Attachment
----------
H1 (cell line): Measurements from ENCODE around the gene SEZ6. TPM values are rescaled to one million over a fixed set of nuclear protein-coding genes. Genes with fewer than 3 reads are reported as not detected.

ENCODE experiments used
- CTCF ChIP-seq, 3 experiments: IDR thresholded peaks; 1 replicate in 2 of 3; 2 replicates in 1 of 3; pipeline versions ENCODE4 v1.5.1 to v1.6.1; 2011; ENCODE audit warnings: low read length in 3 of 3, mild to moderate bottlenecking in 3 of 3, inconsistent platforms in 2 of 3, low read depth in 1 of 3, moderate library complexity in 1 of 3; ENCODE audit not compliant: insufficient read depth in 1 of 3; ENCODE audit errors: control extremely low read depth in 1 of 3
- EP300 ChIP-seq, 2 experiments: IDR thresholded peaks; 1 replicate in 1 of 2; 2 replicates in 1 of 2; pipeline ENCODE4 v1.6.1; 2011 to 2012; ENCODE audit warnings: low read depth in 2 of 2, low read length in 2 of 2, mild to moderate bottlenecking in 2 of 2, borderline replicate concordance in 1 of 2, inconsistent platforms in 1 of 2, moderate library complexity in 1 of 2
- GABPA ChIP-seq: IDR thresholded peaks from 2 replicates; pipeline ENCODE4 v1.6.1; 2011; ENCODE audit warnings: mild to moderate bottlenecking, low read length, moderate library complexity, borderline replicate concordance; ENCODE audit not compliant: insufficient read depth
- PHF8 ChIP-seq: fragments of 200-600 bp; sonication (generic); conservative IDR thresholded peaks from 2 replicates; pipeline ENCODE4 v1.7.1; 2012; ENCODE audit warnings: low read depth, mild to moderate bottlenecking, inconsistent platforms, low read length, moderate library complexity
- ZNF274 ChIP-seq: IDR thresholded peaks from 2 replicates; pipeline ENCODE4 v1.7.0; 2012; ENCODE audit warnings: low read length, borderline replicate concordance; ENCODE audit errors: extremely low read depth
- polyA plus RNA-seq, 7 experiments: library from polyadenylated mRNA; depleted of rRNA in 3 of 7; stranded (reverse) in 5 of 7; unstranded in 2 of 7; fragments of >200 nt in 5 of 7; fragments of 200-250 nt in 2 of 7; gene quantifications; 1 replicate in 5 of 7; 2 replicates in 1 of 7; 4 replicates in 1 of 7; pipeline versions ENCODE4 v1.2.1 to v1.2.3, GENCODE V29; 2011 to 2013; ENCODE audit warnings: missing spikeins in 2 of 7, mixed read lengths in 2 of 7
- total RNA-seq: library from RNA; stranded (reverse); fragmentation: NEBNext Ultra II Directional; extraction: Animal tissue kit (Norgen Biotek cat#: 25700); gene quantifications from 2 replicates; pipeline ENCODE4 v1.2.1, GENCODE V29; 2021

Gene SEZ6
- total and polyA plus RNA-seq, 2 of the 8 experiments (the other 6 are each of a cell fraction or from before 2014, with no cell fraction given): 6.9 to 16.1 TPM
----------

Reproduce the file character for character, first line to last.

H1 (cell line): Measurements from ENCODE around the gene SEZ6. TPM values are rescaled to one million over a fixed set of nuclear protein-coding genes. Genes with fewer than 3 reads are reported as not detected.

ENCODE experiments used
- CTCF ChIP-seq, 3 experiments: IDR thresholded peaks; 1 replicate in 2 of 3; 2 replicates in 1 of 3; pipeline versions ENCODE4 v1.5.1 to v1.6.1; 2011; ENCODE audit warnings: low read length in 3 of 3, mild to moderate bottlenecking in 3 of 3, inconsistent platforms in 2 of 3, low read depth in 1 of 3, moderate library complexity in 1 of 3; ENCODE audit not compliant: insufficient read depth in 1 of 3; ENCODE audit errors: control extremely low read depth in 1 of 3
- EP300 ChIP-seq, 2 experiments: IDR thresholded peaks; 1 replicate in 1 of 2; 2 replicates in 1 of 2; pipeline ENCODE4 v1.6.1; 2011 to 2012; ENCODE audit warnings: low read depth in 2 of 2, low read length in 2 of 2, mild to moderate bottlenecking in 2 of 2, borderline replicate concordance in 1 of 2, inconsistent platforms in 1 of 2, moderate library complexity in 1 of 2
- GABPA ChIP-seq: IDR thresholded peaks from 2 replicates; pipeline ENCODE4 v1.6.1; 2011; ENCODE audit warnings: mild to moderate bottlenecking, low read length, moderate library complexity, borderline replicate concordance; ENCODE audit not compliant: insufficient read depth
- PHF8 ChIP-seq: fragments of 200-600 bp; sonication (generic); conservative IDR thresholded peaks from 2 replicates; pipeline ENCODE4 v1.7.1; 2012; ENCODE audit warnings: low read depth, mild to moderate bottlenecking, inconsistent platforms, low read length, moderate library complexity
- ZNF274 ChIP-seq: IDR thresholded peaks from 2 replicates; pipeline ENCODE4 v1.7.0; 2012; ENCODE audit warnings: low read length, borderline replicate concordance; ENCODE audit errors: extremely low read depth
- polyA plus RNA-seq, 7 experiments: library from polyadenylated mRNA; depleted of rRNA in 3 of 7; stranded (reverse) in 5 of 7; unstranded in 2 of 7; fragments of >200 nt in 5 of 7; fragments of 200-250 nt in 2 of 7; gene quantifications; 1 replicate in 5 of 7; 2 replicates in 1 of 7; 4 replicates in 1 of 7; pipeline versions ENCODE4 v1.2.1 to v1.2.3, GENCODE V29; 2011 to 2013; ENCODE audit warnings: missing spikeins in 2 of 7, mixed read lengths in 2 of 7
- total RNA-seq: library from RNA; stranded (reverse); fragmentation: NEBNext Ultra II Directional; extraction: Animal tissue kit (Norgen Biotek cat#: 25700); gene quantifications from 2 replicates; pipeline ENCODE4 v1.2.1, GENCODE V29; 2021

Gene SEZ6
- total and polyA plus RNA-seq, 2 of the 8 experiments (the other 6 are each of a cell fraction or from before 2014, with no cell fraction given): 6.9 to 16.1 TPM